The 21st Century Learning Environment

08 Jun

I just had an amazing moment where I would have never thought about listening to an ‘outsider’ or non-educator discussing the learning environment. Today, I had a moment to review some of my unread emails in which this gem popped up. This gentleman, Randall Fielding is an architect. The video, presented by Pearson, discusses his thoughts on building schools in the 21st century. He relates his thoughts on ancient architecture to how we know the brain works and why school environments are an important piece to student learning and engagement. The video goes on to discuss why students can do well in school.

1) Students feel secure. Safe and caring schools are not new to Alberta nor to the educational landscape. There is much research that supports this concept such as that from Alberta Ed.

2) Students need a stimulus rich environment. Boxed up classrooms with rows of desks and chairs do not allow students and teachers to reach their full potential of learning. Collaboration, individualized learning and smaller group activities in this type of environment is difficult. Areas in schools that are open, have large windows to let natural sunlight in, sofa chairs, lounges, work tables all offer varying levels of workspaces.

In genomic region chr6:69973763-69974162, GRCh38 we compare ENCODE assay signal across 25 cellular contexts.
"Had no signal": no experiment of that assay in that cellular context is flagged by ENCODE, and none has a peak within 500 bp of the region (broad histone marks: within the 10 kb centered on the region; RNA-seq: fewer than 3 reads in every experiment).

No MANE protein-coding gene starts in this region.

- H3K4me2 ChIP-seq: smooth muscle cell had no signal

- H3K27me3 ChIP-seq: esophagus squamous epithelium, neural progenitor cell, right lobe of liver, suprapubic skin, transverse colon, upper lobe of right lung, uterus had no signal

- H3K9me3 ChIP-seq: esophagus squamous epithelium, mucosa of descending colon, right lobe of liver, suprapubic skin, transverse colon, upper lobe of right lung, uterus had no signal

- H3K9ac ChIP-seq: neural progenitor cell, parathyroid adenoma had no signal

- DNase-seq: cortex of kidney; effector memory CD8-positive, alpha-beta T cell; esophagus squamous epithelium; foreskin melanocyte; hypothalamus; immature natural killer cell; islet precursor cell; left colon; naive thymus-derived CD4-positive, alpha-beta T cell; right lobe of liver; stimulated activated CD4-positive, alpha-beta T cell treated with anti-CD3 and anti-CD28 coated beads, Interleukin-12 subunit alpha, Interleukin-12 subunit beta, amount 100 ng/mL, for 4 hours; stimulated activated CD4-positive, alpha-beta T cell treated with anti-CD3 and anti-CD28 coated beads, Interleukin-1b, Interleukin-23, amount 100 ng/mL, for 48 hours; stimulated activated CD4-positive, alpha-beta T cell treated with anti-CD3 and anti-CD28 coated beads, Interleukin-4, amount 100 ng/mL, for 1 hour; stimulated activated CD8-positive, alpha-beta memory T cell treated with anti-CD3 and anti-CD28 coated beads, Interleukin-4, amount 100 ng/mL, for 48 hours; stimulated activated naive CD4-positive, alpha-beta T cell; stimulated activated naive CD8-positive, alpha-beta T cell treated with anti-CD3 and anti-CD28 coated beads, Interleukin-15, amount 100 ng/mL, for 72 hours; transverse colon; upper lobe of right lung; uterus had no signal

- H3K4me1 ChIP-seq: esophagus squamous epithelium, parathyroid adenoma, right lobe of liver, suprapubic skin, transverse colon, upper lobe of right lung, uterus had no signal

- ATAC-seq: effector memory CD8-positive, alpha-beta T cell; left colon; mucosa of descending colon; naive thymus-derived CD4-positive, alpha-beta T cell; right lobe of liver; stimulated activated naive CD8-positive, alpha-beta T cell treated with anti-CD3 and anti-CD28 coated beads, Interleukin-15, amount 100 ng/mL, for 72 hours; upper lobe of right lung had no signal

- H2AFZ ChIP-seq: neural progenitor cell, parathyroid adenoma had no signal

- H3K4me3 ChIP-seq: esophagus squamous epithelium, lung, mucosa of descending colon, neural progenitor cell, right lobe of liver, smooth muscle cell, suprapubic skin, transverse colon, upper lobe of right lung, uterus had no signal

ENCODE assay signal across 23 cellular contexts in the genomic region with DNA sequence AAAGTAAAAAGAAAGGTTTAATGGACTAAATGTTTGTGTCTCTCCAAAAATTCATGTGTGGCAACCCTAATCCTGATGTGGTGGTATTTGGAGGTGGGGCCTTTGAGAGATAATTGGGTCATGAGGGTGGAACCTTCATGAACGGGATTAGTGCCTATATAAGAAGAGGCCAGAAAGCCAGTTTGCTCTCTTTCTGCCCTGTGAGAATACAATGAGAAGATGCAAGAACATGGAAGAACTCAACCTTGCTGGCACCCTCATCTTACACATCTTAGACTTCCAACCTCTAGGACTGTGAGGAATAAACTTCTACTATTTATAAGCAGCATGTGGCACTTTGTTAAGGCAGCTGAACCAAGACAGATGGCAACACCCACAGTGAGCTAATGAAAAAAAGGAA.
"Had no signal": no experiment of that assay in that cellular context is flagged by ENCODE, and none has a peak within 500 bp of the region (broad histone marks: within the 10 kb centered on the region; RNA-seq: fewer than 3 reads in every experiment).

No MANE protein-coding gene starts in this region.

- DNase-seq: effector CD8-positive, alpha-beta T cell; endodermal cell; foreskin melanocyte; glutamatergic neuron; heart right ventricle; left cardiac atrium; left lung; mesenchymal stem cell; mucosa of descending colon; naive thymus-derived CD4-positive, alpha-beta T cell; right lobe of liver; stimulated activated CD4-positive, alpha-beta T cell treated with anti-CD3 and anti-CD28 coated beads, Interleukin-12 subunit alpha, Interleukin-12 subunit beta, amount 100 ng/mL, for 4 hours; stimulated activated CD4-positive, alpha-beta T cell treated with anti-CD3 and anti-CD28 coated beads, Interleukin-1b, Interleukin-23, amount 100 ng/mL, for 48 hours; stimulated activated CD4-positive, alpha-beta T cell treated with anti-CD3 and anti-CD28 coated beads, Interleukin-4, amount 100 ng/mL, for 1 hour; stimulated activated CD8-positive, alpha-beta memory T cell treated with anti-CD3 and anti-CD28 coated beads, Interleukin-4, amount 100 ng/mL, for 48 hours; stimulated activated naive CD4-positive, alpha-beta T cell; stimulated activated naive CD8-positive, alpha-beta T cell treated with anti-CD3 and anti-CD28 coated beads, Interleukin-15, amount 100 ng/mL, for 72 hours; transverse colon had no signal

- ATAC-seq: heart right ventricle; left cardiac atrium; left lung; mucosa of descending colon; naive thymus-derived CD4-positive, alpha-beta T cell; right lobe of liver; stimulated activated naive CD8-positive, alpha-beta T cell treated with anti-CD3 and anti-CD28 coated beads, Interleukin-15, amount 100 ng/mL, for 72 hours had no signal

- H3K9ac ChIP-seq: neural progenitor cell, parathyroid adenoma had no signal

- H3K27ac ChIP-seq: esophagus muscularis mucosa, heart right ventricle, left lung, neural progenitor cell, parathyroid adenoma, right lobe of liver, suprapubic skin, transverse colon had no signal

3) Students can be independent thinkers. Teachers should acknowledge this aspect of learning and encourage/facilitate/guide their students along their learning path. It is a dramatic shift from the past few decades of rote memorization and minimal hands-on learning, however good professional development practices in this area will assist teachers to change their “teaching” abilities. Education of our students should be the path taken in the 21st century since this is the world that surrounds us right now. Assist students to find their own learning zone which can be permeable, individualized, collaborative and comfortable yet challenging.

4) Students want real-world, authentic learning. Historical accounts of information are important, but relaying and comparing this to a real-world context makes students understand that they are part of the learning…they do have a voice. Projects like those undertaken in TakingITGlobal or with CBC video, within LearnAlberta, and even through Facebook or Twitter, allows students to view the world as hit happens, in a safe environment, with rich discussions and possible solutions to the real-time events.

Learning in school can be an innovative, creative process. We all just need to work together to accomplish this – whether it’s through a physical, or social, or technological and/or pedagogical stance. All I know is that Randall Fleming touched my thoughts in a way that I would have never guessed…..and that IS a good thing.

What has touched you about learning and teaching lately in a most unexpected way?


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